Why it fits: This is #1 because it not only captures the emotion of the final “this can’t be happening” days of the race, but because it encompasses the entire timeline of the health reform battle—a true political roller coaster ride if there ever was one.  We started with such promise, watching entranced on a frigid but hope-filled January morning as a young new president called us to “set aside childish things… to choose our better history,” the cold clarity of the bitter air crystallizing the hard but noble work that must now be done.  Swept into power on the promise of reforming America’s health care, economy, and climate, the new president had a 365-electoral vote mandate to carry out his agenda.

But as that agenda launched into action, the roller coaster began, and we felt that our better history might still be some time in the making.  The emotion reached a fever pitch in the August town halls, and liberals felt enraged and defensive over lunatic cries of “death panels,” “rationing,” and “government takeover.”  Frustrated progressives begged the President to abandon bipartisanship, and felt vindicated as each successive “moderate” Republican spurned the President’s open hand.

The President, however, stood firm, and delivered a game-changing speech.  By November, the bill had passed the House, and the Senate was even considering a public option—or not, as liberals again turned their rage toward Joe Lieberman for scuttling it.

Still, Joe played ball on the rest of the bill.  Health care reform was alive, and it had gotten further than at any time before.  With the public option gone, and after some stomach-turning horse-trading, we finally had Lieberman, Mary Landrieu, and Ben Nelson on board.  Filibuster after Republican filibuster failed, and on Christmas Eve, the second chamber passed health reform.  Just reconcile the bills and get them on the President’s desk.  The long, hard-fought slog was nearing its end, and universal health care was finally, inevitably, coming to America.  And with the finish line in sight… the wheels came flying off.  This isn’t happening.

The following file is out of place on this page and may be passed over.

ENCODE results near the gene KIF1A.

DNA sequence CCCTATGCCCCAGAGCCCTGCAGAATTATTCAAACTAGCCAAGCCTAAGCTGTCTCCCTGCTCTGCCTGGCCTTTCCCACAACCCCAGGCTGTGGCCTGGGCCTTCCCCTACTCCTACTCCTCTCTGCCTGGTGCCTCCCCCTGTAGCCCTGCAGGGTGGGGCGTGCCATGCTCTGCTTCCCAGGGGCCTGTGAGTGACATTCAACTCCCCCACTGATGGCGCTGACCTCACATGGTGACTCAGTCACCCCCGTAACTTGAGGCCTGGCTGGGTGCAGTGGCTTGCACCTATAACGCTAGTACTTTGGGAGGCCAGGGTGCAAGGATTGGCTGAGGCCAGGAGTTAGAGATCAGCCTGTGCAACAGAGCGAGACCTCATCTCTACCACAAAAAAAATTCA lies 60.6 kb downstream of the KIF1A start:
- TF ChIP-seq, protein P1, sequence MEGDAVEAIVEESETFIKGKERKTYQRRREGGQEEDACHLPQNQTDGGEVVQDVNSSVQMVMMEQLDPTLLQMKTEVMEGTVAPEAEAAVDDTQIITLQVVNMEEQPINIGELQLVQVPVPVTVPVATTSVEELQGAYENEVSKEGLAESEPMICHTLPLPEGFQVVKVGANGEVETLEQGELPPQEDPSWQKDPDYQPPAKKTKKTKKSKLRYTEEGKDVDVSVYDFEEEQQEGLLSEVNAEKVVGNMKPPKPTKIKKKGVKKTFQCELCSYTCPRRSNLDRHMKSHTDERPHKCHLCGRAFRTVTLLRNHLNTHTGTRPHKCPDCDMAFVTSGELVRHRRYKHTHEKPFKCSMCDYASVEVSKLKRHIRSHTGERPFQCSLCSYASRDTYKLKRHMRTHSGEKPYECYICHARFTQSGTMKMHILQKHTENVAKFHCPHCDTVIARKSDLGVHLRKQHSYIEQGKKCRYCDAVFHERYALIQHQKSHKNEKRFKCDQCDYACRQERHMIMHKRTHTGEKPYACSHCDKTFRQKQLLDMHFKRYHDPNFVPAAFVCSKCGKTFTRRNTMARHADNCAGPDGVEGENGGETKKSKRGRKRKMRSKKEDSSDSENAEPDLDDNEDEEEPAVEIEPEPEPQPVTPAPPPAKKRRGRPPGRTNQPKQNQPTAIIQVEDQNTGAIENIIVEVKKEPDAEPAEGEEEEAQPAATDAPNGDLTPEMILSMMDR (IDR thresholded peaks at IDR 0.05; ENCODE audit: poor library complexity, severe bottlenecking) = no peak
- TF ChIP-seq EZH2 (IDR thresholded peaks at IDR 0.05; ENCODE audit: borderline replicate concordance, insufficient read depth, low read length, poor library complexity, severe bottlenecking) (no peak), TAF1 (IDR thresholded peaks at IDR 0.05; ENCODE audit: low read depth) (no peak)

Truth be told, I don’t think any one of Simmons’ levels of losing, by itself does justice to the disbelieving despair felt in liberal circles right now, because there’s a unique twist: the Ted Kennedy factor.  Here was universal health care’s most passionate advocate, so close to achieving his life’s work, cut down by a tumor just short of seeing his dream become reality.  Here was the man chosen to replace him—by the people Kennedy had served for forty years—unraveling his life’s work in the final mile.  Even the most rabid Republican has to feel some level of sympathy—even moral uncertainty—over Scott Brown’s stomach punch to a dead man’s last wish.

And to top it off, Massachusetts, alone of all states, already has universal health care!

Is there a sports analogy?  A star player who’d led his team through the playoffs, only to meet with a tragic accident and have to watch from the sidelines (or heaven) as his hapless replacement choked away the chance for greatness?  Texas’s Colt McCoy comes to mind: the winningest quarterback in NCAA history, who had to sit out the 2010 BCS national championship game after pinching a nerve five plays into it.  McCoy was replaced by a true freshman, who showed his inexperience by throwing a crucial interception that was returned for a touchdown with less than 20 seconds left in the first half.

But even that analogy only goes so far.  The freshman at least grew up quickly, and gave Texas two second-half touchdowns.  That’s more than can be said of Martha Coakley’s choke-job.

So it looks like we have no choice but to create a whole new level of losing based on recent events: The Choakley.

Definition: When a team’s star player is injured in the final game of his career, either (A) in a championship game in which the player’s team has a big lead, or (B) after a long playoff run but before the championship game, in which that player’s team is heavily favored… and that player’s replacement proceeds to throw away the game through sheer ineptitude.  As the other team chips away, the fans watch the jumbotron in dismay, as the injured star watches helplessly from the sidelines as his work unravels.  It’s not just the loss that gets you, but that the injury’s arrival at the last minute, rather than any skill on the part of the other team, is what led to the defeat—and that the star player will never get another shot.  Double points if the replacement player was a late season trade from a team with which he had previously won a championship.

Where does The Choakley rank in Simmons’ levels of losing?  I’d put it at #2—right behind the 1986 World Series.  But I could be persuaded otherwise.  After all, the 1986 loss has been exorcised, twice, albeit 18 and 21 years later.  Let’s just hope Ted Kennedy’s wish doesn’t have to wait that long. All I can say is, I'm glad I have health insurance.